In an era of "fake news" and a seemingly insurmountable influx of data on the Internet, it is critical for both journalists and citizens to understand the digital media we consume daily. This introductory textbook gives students the tools they need to think critically about the news, and to see reliable news as an essential aspect of what it means to be an informed citizen in a democracy.
After reading this text, students will be able to:
Analyze key elements of news reports by weighing evidence, evaluating sources, noting context and transparency to judge reliability.
Distinguish among journalism, informed opinion and unsupported opinions.
Identify and distinguish between news media bias and audience bias.
Use examples from the daily news media to show critical thinking about civic engagement.
Develop a skeptical and engaged approach to social media and digital technology.
Jeffrey Dvorkin is a lecturer and director of the journalism program at the University of Toronto Scarborough Campus. His journalistic career began at CBS News in London while still a graduate student at the London School of Economics. For more than 20 years, he was a CBC journalist in Montreal, Ottawa and Toronto where he became Managing Editor and Chief Journalist for CBC Radio. In 1997, he was named Vice-President, News and Information at NPR in Washington, DC, where he subsequently became NPR's first news ombudsman, handling ethical complaints and concerns from listeners.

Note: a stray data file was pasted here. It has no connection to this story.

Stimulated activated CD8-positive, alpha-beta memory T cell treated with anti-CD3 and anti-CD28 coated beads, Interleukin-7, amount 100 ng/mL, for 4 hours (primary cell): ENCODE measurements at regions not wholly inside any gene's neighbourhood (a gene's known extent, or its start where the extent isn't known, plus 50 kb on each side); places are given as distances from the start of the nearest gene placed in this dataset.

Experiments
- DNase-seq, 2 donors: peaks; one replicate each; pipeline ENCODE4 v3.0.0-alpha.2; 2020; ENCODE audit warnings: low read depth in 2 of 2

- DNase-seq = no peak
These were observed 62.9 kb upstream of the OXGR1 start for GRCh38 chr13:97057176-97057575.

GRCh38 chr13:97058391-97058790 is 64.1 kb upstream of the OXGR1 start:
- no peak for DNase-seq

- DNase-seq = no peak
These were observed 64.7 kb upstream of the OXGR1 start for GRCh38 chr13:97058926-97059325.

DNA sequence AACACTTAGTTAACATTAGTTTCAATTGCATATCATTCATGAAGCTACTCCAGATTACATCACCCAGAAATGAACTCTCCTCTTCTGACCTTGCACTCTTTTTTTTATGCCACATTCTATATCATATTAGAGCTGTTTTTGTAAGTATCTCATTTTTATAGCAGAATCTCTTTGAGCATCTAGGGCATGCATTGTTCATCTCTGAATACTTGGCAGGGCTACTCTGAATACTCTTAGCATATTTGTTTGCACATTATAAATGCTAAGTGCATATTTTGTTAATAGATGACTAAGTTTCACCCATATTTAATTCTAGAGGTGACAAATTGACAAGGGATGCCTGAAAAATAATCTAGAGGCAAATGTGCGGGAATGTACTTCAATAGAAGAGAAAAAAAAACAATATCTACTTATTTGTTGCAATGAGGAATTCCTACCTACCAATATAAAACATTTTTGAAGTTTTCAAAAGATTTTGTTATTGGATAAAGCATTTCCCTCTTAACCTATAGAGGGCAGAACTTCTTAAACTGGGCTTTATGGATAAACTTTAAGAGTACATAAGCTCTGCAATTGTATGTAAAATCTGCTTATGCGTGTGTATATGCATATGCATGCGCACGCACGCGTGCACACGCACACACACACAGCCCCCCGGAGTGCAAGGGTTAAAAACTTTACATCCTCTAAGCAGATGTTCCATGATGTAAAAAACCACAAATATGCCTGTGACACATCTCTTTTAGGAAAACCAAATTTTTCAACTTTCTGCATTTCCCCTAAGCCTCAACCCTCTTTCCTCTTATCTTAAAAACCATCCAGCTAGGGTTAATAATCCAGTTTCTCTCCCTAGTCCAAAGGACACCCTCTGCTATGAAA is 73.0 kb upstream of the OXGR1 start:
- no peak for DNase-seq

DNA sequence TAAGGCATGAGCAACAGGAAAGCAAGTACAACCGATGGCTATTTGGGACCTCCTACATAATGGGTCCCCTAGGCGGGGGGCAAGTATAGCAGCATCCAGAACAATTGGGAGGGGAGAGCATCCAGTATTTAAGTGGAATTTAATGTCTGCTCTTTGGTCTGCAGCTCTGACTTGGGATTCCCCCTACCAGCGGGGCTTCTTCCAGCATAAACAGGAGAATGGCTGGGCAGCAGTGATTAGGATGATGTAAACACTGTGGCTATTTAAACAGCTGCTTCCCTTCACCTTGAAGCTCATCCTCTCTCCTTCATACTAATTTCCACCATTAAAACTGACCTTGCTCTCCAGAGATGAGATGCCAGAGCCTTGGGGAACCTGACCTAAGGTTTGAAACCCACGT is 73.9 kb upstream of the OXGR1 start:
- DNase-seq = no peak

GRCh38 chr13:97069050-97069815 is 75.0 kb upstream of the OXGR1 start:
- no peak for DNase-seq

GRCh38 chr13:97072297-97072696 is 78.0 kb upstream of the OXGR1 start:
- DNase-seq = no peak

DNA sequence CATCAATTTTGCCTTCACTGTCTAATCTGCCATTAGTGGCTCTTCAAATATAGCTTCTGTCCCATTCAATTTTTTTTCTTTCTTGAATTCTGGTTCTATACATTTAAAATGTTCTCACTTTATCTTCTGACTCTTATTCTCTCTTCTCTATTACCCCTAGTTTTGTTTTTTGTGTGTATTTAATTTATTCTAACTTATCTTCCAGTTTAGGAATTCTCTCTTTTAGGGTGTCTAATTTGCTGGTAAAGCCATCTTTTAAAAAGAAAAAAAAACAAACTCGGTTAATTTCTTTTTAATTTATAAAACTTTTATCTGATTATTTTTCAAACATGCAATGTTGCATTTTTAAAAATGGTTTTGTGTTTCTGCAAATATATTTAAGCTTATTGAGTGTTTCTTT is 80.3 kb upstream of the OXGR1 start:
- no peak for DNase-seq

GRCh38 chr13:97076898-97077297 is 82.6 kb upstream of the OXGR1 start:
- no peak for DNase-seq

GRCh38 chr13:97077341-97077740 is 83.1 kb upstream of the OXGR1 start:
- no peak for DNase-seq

Chapter 1: Introduction to News Literacy Chapter 2: Strengths and Vulnerabilities of the News Chapter 3: Does the News Always Give Us the "Truth"? Chapter 4: Verification (or How Do We Know?) Chapter 5: What Makes the News Different (and Does It Matter?) Chapter 6: Can the News be "Fair and Balanced"? Chapter 7: "Who's Biased Now? Not Me!" Chapter 8: What's News? Who Decides? Chapter 9: Framing and Deconstructing the News Chapter 10: Sources: Credible and Incredible Chapter 11: News Literacy in a Time of "Fake News" Chapter 12: Why News Literacy? Why Now?